Brexit was always destined to bring Britain to a constitutional crisis. After all, it was the first moment in British history when a majority of people outside of parliament asked for something that a majority of people who had been elected to represent their fellow citizens in parliament did not want to give. This profound disconnect is why, as my academic colleague Vernon Bogdanor argues, what happened on that fateful day in June 2016 is probably the most important constitutional event in Britain since the restoration of the monarchy in 1660. In one fell swoop, the shock vote left a lot of people who were used to feeling like winners suddenly feeling like losers and a lot of other people who had grown used to feeling like losers suddenly feeling like winners — at least for a while. For all of these reasons, what happened next was never going to end well.
Here I must interject that “it” has not ended yet. But Mr Goodwin is on to something with his focus on the shock and disbelief felt by those whose previous experience of electoral defeat had been the relatively trivial one of seeing “their” party dislodged for five years by some very similar people from the other party.
Just after the referendum Rafael Behr wrote a piece for the Guardian called “How remain failed: the inside story of a doomed campaign”. Behr, a convinced Remainer, saw the same phenomenon then as Goodwin sees today:
But over the course of the campaign, the most senior remainers found collegiate sympathy in a shared world view. As one put it: “We were the pluralist, liberal, centrist force in British politics.” Pro-Europeanism became a proxy for the fusion of economic and social liberalism that had been a dominant philosophy of the political mainstream for a generation, although its proponents were scattered across partisan boundaries. These centrists were the ruling class of an unrecognised state – call it Remainia – whose people were divided between the Conservatives, Labour and Lib Dems; like a tribe whose homeland has been partitioned by some insouciant Victorian cartographer.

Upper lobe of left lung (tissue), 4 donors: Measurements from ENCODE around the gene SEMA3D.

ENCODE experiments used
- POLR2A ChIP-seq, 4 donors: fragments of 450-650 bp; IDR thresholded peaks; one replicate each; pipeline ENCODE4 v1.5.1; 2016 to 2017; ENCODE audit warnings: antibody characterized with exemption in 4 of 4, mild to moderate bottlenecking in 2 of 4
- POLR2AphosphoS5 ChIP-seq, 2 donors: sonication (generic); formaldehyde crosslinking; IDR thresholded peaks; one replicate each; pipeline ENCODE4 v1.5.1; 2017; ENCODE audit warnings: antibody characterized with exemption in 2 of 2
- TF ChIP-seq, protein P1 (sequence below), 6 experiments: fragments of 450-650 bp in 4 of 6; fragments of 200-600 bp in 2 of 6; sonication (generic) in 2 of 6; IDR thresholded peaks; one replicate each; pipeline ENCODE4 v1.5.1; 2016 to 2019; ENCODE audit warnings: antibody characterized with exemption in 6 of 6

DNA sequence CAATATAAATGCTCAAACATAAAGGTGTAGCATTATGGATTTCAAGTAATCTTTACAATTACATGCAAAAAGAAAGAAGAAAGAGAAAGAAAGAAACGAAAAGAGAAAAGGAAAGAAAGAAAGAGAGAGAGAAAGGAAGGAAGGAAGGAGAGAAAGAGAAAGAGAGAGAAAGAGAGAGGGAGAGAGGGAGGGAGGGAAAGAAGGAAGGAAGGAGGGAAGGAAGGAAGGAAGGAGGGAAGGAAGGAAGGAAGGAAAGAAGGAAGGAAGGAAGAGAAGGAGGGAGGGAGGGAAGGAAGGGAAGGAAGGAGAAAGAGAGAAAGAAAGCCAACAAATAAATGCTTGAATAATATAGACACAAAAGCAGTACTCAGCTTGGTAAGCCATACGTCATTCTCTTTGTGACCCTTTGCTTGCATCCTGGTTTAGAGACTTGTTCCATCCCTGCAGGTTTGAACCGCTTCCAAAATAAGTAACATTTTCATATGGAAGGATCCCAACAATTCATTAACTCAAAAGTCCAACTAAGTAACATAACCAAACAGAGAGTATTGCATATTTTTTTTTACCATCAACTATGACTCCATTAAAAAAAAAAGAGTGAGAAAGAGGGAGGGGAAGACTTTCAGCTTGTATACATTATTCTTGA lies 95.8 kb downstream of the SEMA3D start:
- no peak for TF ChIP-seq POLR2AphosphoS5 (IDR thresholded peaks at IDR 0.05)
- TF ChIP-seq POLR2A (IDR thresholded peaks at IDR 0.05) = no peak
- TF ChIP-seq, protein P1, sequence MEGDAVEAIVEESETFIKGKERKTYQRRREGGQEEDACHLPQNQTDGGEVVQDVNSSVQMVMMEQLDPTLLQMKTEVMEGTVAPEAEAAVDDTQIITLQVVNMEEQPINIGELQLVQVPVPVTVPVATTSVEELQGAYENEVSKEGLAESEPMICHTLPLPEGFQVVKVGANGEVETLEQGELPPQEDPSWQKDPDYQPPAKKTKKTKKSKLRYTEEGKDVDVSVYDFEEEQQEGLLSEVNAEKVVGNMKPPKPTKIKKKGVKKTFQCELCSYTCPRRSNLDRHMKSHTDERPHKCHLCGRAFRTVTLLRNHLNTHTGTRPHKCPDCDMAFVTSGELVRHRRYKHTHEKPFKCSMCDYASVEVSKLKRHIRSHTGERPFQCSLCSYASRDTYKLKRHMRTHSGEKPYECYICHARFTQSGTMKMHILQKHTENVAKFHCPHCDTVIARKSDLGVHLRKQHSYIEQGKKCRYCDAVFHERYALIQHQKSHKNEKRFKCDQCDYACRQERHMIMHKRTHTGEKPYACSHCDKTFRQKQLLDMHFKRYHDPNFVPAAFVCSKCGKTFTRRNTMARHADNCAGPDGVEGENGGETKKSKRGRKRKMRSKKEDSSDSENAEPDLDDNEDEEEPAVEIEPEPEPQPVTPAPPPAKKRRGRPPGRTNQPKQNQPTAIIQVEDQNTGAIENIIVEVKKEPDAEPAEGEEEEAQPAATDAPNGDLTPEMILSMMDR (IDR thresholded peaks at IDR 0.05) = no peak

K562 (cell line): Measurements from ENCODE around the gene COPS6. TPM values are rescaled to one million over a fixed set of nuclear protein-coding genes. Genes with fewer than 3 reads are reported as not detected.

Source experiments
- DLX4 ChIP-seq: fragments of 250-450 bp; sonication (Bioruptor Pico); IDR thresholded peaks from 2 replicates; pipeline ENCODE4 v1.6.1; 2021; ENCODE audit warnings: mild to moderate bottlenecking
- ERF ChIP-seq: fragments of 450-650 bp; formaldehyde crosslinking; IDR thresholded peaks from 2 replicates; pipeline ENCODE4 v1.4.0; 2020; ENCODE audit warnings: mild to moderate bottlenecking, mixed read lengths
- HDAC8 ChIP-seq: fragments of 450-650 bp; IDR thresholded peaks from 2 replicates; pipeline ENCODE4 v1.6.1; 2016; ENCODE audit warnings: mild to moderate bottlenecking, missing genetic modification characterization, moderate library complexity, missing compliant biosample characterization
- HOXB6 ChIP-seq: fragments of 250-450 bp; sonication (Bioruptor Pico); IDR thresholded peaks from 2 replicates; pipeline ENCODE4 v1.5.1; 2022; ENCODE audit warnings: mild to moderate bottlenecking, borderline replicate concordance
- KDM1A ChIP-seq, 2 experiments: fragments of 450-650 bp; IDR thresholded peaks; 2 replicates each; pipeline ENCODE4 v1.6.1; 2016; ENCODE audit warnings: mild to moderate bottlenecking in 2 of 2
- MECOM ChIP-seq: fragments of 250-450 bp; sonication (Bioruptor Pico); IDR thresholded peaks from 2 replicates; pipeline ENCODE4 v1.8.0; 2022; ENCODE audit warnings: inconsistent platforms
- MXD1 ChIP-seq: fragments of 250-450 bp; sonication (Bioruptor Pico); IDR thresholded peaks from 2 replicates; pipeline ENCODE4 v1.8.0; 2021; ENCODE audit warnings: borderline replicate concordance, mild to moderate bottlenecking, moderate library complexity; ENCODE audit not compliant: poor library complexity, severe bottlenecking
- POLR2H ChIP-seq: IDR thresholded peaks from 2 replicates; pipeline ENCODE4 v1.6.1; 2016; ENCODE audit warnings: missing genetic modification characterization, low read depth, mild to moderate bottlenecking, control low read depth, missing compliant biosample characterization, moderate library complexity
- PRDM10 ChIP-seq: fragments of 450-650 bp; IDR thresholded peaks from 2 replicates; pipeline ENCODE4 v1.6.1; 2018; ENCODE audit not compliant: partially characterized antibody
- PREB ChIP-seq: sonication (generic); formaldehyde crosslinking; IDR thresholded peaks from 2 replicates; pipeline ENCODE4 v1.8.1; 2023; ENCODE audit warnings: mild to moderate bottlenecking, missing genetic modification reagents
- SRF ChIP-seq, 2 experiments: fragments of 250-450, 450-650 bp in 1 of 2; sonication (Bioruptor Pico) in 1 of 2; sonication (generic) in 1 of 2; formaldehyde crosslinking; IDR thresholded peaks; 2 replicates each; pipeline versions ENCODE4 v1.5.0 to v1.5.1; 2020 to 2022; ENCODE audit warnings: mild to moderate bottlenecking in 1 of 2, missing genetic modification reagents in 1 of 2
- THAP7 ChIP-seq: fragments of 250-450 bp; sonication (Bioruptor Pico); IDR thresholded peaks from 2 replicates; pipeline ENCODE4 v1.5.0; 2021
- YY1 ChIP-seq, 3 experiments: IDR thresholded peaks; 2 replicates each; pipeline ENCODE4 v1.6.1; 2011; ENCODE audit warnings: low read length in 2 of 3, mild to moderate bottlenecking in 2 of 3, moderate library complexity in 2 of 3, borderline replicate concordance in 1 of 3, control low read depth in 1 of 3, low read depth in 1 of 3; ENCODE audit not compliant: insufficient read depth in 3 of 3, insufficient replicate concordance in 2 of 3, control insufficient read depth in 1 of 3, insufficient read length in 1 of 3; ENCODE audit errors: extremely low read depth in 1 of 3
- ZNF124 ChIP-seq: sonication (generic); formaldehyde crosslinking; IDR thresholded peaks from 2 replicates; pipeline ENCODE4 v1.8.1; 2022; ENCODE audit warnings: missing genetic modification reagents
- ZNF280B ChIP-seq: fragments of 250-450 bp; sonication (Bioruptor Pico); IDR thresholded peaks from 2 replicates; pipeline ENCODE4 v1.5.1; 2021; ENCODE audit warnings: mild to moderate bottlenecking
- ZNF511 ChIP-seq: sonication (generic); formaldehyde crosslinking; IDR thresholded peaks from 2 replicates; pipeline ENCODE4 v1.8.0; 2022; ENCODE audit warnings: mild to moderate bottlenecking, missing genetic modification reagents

And yet I suspect from his more recent writings that Mr Behr regards talk of a “deep state” as Trumpian paranoia.
Culturally, and in some respects politically, I am closer to the ruling class than to most of those who wounded it so deeply on June 23rd 2016. Goodwin goes on to write,
Liddle chiefly rails against what one might call “double liberalism”, the relentless pursuit of social and economic liberalism and all that flows from it
On economics, meanwhile, most people worry about the growing gap between the rich and poor, between London and the regions, and have no problem with more equitable taxation and nationalisation.
I would put “equitable” in quotes and I do have a problem with nationalisation. I would be quite happy for our relentless pursuit of social and economic liberalism to end by successfully catching them both – though I mean “liberal” in the old sense. I would know the right answers to the questions on the Remanian citizenship test. I even believe some of them. But however wise and sensible and liberal it is, I do not accept that the “ruling class of the unrecognised state” is entitled to hold on to power after being voted out.